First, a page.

posted by zeusianfog on Nov 16, 2016 - 72 comments

Where can we get some drugs?

Isaiah Lopaz is an American artist living in Berlin. After years of racist comments, he printed some of them on t-shirts and asked a friend to photograph him wearing them around Berlin.
posted by frimble on Nov 16, 2016 - 55 comments

The Problem We All Live With

56 years ago today, 6 year old Ruby Bridges walked up the steps of the William Frantz Elementary School and into history, on the first day of integrated schools in New Orleans. [more inside]
posted by anastasiav on Nov 14, 2016 - 6 comments

Solving unconcious bias one step at a time...

Unconscious bias is particularly insidious, and most simple methods developed to address it typically work for only a few days, if at all. Of the approaches tested in a 17,000 person study, only 8 techniques appear to lower bias temporarily, and many of those require the rather troubling method of both raising empathy for the minority group and creating negative associations with the majority group. In fact, simply educating people about negative stereotypes can actually increase stereotyping. The problem is still being worked on, and researchers are optimistic. In the meantime, it can be best to avoid triggering bias at all: blind auditions can reduce bias in settings like orchestras (though maybe not in technical hiring, where the problem appears to be that disadvantaged groups give up sooner). It can also help for people from advantaged backgrounds to speak out when they see racism or bias: a just-published study shows that if a "high-follower white male" calls out a harasser on Twitter, there is a drop in overt racist behavior. You can also become aware of your own biases through the Implicit Association Test.
posted by blahblahblah on Nov 13, 2016 - 32 comments

Stories from Hawaii

Offshore Podcast, a collaboration between PRX and Honolulu Civil Beat, is "a new immersive storytelling podcast about a Hawaii most tourists never see." Season 1: A Killing in Waikiki presents the story of two killings, 80 years apart, that highlight the race and power struggles in "the most multicultural place on the planet." [CW: sexual assault, racism, violence] [more inside]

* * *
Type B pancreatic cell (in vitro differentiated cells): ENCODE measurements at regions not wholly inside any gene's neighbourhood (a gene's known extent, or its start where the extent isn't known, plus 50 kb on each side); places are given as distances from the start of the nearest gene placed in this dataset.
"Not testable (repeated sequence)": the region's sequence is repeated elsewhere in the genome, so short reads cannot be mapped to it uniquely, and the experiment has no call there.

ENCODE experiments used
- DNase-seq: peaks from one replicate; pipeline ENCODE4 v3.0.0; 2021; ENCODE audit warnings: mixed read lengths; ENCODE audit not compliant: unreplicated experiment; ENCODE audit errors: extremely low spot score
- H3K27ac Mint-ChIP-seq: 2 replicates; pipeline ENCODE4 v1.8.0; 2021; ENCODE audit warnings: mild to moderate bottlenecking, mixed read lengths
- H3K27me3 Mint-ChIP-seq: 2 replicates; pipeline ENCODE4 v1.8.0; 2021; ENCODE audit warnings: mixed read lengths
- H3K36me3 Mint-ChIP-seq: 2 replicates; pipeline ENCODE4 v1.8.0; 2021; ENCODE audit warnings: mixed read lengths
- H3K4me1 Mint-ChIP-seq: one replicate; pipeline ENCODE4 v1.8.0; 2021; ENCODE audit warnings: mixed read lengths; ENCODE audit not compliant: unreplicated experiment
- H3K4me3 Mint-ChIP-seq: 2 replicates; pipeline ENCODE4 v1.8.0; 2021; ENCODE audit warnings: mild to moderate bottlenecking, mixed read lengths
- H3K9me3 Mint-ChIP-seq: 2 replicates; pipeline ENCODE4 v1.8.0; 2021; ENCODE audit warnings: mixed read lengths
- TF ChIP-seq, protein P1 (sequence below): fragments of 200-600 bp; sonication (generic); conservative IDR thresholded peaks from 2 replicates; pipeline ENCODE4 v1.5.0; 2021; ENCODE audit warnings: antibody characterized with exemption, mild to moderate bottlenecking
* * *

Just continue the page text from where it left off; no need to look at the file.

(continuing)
posted by melissasaurus on Nov 10, 2016 - 6 comments

why is running so white?

Why is running so white?
posted by garlic on Nov 4, 2016 - 32 comments

The Weaponisation of the Working Class

The moment we get too uppity and start demanding anything other than commitments to the further brutalisation of foreign people at the hands of the state, they will turn on us just as quickly as they do on our non-native neighbours. We will be shifted from the frame where we are honest hard working salt of the earth noble peasants, to the frame where we are obese thick scroungers suitable only to be mocked on a Channel 5 docusoap.
McDuff on how the fetishisation of the very real concerns of the (white) working class in British politics doesn't extend outside of providing cover for racists.
posted by MartinWisse on Oct 27, 2016 - 86 comments

Oh, doctor, I don't speak Jive.

Female Doctors Speak Out About Racism and Sexism During Airplane Emergencies
posted by Evilspork on Oct 26, 2016 - 32 comments

The white flight of Derek Black

Against the rise of Donald Trump, the former heir to a racist movement reconsiders the ideology he helped spread. [SLWaPo] [more inside]
posted by cosmic osmo on Oct 17, 2016 - 43 comments

Romani representation in comics blows up LGBT panel

At New York Comic Con last weekend, the Q&A for a panel on LGBT representation in comic books included a question about Romani representation. Writer Peter David responded with a story about a Romanian tour guide telling him that Romani parents break their children's legs to make them better beggars. He retold the story on his blog, saying further, "Apparently the only thing that matters is the sensitivities of activists, and if you take issue with actions that the people they represent have taken, then clearly there is something wrong with you." [more inside]
posted by Etrigan on Oct 10, 2016 - 66 comments

"The Fact No Sabotage Has Happened Is Proof It Will"

Pictures of Japanese-Americans, 120,000 of whom lost property and were placed in camps for the duration of the war. "The people who lived across from us came to our house and took everything." - George Takei [more inside]
posted by blankdawn on Oct 10, 2016 - 45 comments

The material culture of prejudice

Racist Objects The New York Times and the Jim Crow Museum of Racist Memorabilia are partnering to collect stories of personal encounters with racist objects, like producer Logan Jaffe's grandmother's salt and pepper shakers. [more inside]
posted by Miko on Oct 7, 2016 - 13 comments

Changes For Addy

In 1993, American Girl set out to introduce its first black character. All she had to do was represent the entire history of black America. [more inside]
posted by ChuraChura on Sep 22, 2016 - 11 comments

Symbols matter